Though mildly amusing in small doses and brandishing some genuinely catchy, if not downright hilarious songs, The Lonely Island's latest project results in nothing more than an SNL digital short extended to the point of mundanity.
From the names that gave you the iconic Saturday Night Live sketches and digital shorts ‘Like A Boss’, ‘YOLO’ and ‘I Just Had Sex’, comes musical mockumentary Popstar: Never Stop Never Stopping, the latest project of The Lonely Island, made up of Saturday Night Live veterans Andy Samberg, Akiva Schaffer and Jorma Taccone. In a world where documentaries following the great and bountiful popstars of our time are a regular occurrence – Justin Bieber’s Never Say Never paved the way back in 2011, closely followed by One Direction’s This Is Us and Katy Perry’s Part Of Me – it seems almost inevitable in retrospect that The Lonely Island trio and comedy-writer legend Judd Apatow (behind the producer’s steering wheel this time) would join together to create a satiric odyssey into the world of those great and bountiful popstars. Under the spotlight this time is Samberg’s Conner Friel, aka Conner4Real.
Conner was once one third of the iconic pop-group of the late 90s, The Style Boyz, along with childhood friends Lawrence Dunn and Owen Bouchard, the former who has now grown a beard and works as a farmer in Colorado, the latter who has been demoted to Conner4Real’s DJ, remaining a part of Conner’s band (meaning he presses play on an IPod). With the release and subsequent flop of Conner’s second solo album, Conner’s road to redemption forces him to do whatever it takes to stay in the spotlight – including an affiliation with a household appliance brand (his tracks are uploaded to every refrigerator, microwave and tumble dryer in the country), a reliance on cheap gimmicks (Daft Punk-esque helmets, magic tricks and gyrating women – in no way an exhaustive list), and proposing to his girlfriend of six months with the help of a pack of wolves. #Drama ensues.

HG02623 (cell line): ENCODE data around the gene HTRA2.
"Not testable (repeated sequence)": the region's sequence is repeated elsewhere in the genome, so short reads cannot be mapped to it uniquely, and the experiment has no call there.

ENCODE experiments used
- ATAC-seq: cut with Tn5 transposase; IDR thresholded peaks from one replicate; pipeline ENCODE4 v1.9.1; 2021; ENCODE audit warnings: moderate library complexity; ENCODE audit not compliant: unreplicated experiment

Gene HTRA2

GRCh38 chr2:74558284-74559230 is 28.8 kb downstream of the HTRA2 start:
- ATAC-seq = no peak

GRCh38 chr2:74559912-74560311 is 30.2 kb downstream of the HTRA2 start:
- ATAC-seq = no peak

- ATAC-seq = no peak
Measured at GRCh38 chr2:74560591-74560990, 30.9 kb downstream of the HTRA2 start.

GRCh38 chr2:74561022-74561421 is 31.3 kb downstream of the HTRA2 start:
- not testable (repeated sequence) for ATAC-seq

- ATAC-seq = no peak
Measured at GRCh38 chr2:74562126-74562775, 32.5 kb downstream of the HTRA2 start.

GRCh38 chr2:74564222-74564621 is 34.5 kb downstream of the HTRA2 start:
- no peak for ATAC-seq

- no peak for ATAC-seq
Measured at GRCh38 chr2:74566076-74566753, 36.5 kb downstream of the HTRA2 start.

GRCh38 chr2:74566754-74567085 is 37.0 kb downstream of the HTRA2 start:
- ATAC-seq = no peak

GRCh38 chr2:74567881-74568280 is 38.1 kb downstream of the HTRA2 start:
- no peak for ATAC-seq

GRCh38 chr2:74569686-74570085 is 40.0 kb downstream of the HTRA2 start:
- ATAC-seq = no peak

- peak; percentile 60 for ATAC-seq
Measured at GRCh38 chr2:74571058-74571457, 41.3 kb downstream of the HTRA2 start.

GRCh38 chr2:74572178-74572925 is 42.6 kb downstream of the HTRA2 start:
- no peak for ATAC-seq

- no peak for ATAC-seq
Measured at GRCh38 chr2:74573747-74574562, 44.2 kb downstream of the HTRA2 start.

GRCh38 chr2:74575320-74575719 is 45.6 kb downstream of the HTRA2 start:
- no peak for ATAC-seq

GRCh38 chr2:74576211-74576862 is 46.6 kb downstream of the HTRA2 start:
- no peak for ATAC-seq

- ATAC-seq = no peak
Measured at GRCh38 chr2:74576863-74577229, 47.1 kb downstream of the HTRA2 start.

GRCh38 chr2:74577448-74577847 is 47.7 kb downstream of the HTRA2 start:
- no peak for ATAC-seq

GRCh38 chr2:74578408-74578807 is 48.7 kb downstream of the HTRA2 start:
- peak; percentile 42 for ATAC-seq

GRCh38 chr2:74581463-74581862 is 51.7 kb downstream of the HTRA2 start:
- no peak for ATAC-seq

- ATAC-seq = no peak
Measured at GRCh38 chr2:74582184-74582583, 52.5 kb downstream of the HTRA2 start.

Whilst these all sound like events which may or may not have or may or may not will take place at the hands of a certain Mr J.B., Popstar’s satiric play on stardom and the ever capitalised world of music misses the mark. Nearly every scene has a laugh or two somewhere in there, but they’re far from big, even further from audible. The jokes seem obvious and already too-played-out, its mockery a little too half-hearted to be even mildly memorable. And whilst I’m a sucker for cameos, there were little of the hefty list of celebrity guests I was more than mildly entertained by. Only Simon Cowell, Emma Stone and Justin Timberlake make more than a scratch of impact and even then, the reaction is fleeting. Apart from Timberlake, because of course he is brilliant paired with Samberg, as any SNL fan will know.
As the 86-minute run-time ticks on, it becomes more and more evident that Popstar’s storyline is almost as inept as its central character. Something more suited to a Saturday Night Live sketch, the plot goes from being the great comedy you didn’t know you needed until now, to a thin line of cheap laughs and tiresome character-arcs with frustratingly little depth that appears to be less purposeful and objectively satiric than merely a result of shoddy writing.
Songs like ‘Equal Rights’ (‘I’m not gay, but if I was I would want equal rights/ I’m not gay, but if I were I would marry who I like (not gay)’), ‘I’m So Humble’ (‘It’s not a competition but I’m winning, you won’t hear me admit it, because I’m so timid and submissive/ I treat people like they were thin, talk simple for the dumbos/because I’m so humble’) and ‘Mona Lisa’ (‘Mona Lisa, you’re an overrated piece of shit/ with your terrible smile and your dead shark eyes, and a smirk like you’re hiding a dick’) are the film’s saving grace, with preposterous lyrics indistinguishable from the very style they are caricaturing. Sadly, the rest of the film can’t be considered with as many complimentary words. Looks like Mona Lisa isn’t the only ‘overrated piece of shit’ around here.
Popstar: Never Stop Never Stopping, directed by Akiva Schaffer and Jorma Taccone is distributed by Universal Pictures, certificate 15.